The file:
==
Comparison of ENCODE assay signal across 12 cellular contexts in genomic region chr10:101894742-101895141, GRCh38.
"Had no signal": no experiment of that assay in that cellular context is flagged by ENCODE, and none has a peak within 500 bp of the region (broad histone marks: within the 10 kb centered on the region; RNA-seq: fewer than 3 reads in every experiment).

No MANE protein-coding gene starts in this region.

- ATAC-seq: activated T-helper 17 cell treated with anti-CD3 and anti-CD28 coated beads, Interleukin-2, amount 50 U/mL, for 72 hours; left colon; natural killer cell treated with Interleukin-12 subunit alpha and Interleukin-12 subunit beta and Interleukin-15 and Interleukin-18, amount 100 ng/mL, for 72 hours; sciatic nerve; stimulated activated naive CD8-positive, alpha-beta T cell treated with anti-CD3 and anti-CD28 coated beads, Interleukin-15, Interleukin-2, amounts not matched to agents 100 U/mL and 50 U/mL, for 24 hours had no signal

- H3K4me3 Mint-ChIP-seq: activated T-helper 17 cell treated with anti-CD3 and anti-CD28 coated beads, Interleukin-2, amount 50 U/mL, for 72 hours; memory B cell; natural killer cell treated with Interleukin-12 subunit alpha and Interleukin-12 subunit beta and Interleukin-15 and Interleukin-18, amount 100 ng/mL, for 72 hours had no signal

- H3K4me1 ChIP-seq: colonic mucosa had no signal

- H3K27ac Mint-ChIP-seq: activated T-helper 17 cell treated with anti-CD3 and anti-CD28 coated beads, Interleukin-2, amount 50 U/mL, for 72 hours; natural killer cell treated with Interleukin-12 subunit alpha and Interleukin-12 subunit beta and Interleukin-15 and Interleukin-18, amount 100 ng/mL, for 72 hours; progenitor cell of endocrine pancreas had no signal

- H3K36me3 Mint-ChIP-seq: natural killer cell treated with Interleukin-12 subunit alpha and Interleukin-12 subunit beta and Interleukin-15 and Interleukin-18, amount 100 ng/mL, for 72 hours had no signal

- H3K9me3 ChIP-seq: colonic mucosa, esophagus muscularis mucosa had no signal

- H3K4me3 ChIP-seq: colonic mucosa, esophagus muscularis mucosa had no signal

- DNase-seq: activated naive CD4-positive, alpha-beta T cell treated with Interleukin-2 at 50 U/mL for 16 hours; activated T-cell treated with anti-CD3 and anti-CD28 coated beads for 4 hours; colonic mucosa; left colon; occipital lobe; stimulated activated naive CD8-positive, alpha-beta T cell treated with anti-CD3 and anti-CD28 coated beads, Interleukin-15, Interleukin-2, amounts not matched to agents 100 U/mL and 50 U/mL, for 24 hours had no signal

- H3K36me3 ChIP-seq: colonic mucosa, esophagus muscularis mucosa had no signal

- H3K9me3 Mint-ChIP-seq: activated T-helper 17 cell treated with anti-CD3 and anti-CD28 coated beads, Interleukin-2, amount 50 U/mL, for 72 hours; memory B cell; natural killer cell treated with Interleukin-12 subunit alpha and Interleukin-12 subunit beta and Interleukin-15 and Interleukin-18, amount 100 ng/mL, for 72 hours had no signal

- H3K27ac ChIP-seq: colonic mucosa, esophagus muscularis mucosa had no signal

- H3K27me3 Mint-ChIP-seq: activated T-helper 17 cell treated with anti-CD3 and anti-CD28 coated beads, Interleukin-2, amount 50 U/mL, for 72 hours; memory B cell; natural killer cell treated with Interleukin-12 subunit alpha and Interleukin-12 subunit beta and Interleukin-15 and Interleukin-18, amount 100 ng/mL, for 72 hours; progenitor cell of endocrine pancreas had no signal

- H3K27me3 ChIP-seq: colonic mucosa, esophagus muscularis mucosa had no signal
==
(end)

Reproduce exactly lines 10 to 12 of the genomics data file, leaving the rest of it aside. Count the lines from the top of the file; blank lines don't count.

- H3K4me3 ChIP-seq: colonic mucosa, esophagus muscularis mucosa had no signal

- DNase-seq: activated naive CD4-positive, alpha-beta T cell treated with Interleukin-2 at 50 U/mL for 16 hours; activated T-cell treated with anti-CD3 and anti-CD28 coated beads for 4 hours; colonic mucosa; left colon; occipital lobe; stimulated activated naive CD8-positive, alpha-beta T cell treated with anti-CD3 and anti-CD28 coated beads, Interleukin-15, Interleukin-2, amounts not matched to agents 100 U/mL and 50 U/mL, for 24 hours had no signal

- H3K36me3 ChIP-seq: colonic mucosa, esophagus muscularis mucosa had no signal